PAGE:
Consider a market with identical firms offering a homogeneous good. For any given ex ante distribution of the price count (the number of firms from which a consumer obtains a quote), we derive a tight upper bound on the equilibrium distribution of sales prices. The bound holds across all models of firms’ common-prior higher-order beliefs about the price count, including the extreme cases of full information and no information. One implication of our results is that a small ex ante probability that the price count is equal to one can lead to a large increase in the expected price. The bound also applies in a large class of models where the price count distribution is endogenously determined.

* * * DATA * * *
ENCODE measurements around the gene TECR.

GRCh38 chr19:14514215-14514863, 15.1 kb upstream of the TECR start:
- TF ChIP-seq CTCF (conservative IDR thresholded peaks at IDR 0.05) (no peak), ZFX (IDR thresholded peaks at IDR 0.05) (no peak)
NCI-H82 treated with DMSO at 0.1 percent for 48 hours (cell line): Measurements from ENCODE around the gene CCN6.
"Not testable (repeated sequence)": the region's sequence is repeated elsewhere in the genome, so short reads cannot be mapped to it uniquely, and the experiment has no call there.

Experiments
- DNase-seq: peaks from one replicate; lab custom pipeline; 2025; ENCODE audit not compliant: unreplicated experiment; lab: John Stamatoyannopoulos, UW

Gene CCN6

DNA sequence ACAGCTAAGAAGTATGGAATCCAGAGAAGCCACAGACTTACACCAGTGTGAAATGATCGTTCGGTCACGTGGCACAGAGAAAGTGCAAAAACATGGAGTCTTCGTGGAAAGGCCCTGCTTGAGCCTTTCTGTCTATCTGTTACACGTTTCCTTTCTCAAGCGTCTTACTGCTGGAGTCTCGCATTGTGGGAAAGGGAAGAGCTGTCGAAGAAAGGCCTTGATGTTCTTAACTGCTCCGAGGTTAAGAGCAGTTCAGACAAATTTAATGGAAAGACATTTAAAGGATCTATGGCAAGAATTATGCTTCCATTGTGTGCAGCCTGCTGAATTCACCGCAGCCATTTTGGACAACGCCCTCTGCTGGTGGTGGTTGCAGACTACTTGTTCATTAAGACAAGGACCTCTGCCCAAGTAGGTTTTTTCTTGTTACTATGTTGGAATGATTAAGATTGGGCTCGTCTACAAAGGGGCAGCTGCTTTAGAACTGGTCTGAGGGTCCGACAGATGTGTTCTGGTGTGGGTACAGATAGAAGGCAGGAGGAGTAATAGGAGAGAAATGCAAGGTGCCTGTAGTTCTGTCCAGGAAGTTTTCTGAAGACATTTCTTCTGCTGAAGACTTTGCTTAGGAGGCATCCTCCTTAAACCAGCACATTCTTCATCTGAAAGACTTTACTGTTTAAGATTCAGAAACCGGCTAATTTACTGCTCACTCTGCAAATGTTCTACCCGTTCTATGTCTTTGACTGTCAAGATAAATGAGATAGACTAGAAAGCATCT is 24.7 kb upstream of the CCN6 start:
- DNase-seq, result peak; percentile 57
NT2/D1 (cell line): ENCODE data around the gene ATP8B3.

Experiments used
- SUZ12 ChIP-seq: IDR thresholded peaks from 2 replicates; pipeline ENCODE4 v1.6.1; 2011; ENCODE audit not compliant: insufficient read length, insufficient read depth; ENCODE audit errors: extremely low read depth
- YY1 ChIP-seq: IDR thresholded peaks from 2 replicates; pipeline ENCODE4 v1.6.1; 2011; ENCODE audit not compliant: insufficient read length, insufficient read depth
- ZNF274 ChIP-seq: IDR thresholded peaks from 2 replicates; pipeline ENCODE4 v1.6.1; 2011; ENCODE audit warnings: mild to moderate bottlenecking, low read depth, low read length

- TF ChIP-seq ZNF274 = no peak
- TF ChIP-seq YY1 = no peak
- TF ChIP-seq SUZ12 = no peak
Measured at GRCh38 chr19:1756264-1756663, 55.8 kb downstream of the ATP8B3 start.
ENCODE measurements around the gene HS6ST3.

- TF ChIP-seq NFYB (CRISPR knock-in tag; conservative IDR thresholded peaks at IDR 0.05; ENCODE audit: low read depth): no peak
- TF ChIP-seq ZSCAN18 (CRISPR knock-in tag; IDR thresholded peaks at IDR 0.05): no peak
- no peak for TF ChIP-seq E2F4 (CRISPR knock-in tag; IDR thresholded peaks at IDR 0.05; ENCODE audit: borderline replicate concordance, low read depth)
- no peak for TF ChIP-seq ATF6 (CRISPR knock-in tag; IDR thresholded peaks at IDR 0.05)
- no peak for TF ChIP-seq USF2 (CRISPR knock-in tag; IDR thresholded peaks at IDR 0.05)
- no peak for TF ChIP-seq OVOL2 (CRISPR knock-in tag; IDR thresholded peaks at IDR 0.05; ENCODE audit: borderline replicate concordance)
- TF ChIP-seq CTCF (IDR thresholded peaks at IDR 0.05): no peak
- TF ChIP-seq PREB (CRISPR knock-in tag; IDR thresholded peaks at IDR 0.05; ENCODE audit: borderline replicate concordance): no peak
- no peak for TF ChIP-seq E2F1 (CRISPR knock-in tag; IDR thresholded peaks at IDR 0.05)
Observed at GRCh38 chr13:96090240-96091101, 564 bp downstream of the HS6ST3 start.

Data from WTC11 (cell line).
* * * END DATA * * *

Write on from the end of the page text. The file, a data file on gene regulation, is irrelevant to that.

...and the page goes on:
The integration of markets may improve efficiency by lowering costs or reducing local market power. India, seeking to reduce electricity shortages, set up a new power market, in which transmission constraints sharply limit trade between regions. During congested hours, measures of market competitiveness fall and firms raise bid prices. I use confidential bidding data to estimate the costs of power supply and simulate market outcomes with more transmission capacity. Counterfactual simulations show that transmission expansion increases market surplus by 22 percent, enough to justify the investment. One-third of this gain is due to sellers' response to a more integrated grid.